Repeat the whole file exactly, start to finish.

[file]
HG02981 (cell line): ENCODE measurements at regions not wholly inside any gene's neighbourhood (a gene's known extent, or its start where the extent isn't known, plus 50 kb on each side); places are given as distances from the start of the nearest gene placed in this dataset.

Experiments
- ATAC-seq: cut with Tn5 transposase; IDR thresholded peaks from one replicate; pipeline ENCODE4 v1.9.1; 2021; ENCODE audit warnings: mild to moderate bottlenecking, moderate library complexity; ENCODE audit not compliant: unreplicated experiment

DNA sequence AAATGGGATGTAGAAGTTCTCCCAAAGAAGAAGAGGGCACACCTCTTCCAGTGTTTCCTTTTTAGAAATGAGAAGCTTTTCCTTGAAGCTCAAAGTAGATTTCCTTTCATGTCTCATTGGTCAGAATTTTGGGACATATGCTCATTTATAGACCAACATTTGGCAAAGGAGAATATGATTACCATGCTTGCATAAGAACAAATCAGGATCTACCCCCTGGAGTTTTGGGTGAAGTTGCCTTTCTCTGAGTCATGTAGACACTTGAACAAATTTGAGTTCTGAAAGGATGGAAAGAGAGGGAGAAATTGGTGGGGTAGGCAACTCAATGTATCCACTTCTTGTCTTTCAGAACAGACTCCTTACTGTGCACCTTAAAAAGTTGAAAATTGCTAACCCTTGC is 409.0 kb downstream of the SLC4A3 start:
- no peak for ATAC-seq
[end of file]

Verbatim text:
HG02981 (cell line): ENCODE measurements at regions not wholly inside any gene's neighbourhood (a gene's known extent, or its start where the extent isn't known, plus 50 kb on each side); places are given as distances from the start of the nearest gene placed in this dataset.

Experiments
- ATAC-seq: cut with Tn5 transposase; IDR thresholded peaks from one replicate; pipeline ENCODE4 v1.9.1; 2021; ENCODE audit warnings: mild to moderate bottlenecking, moderate library complexity; ENCODE audit not compliant: unreplicated experiment

DNA sequence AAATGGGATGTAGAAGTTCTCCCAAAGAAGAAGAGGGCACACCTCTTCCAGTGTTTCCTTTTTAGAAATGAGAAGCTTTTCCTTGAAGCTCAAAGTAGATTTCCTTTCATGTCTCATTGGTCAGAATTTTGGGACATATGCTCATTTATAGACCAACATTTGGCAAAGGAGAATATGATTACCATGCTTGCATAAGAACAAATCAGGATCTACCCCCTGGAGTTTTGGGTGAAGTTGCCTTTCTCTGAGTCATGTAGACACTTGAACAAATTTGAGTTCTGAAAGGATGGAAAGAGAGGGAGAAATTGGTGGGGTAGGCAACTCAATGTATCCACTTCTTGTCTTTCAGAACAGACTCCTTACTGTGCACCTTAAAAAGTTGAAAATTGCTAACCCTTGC is 409.0 kb downstream of the SLC4A3 start:
- no peak for ATAC-seq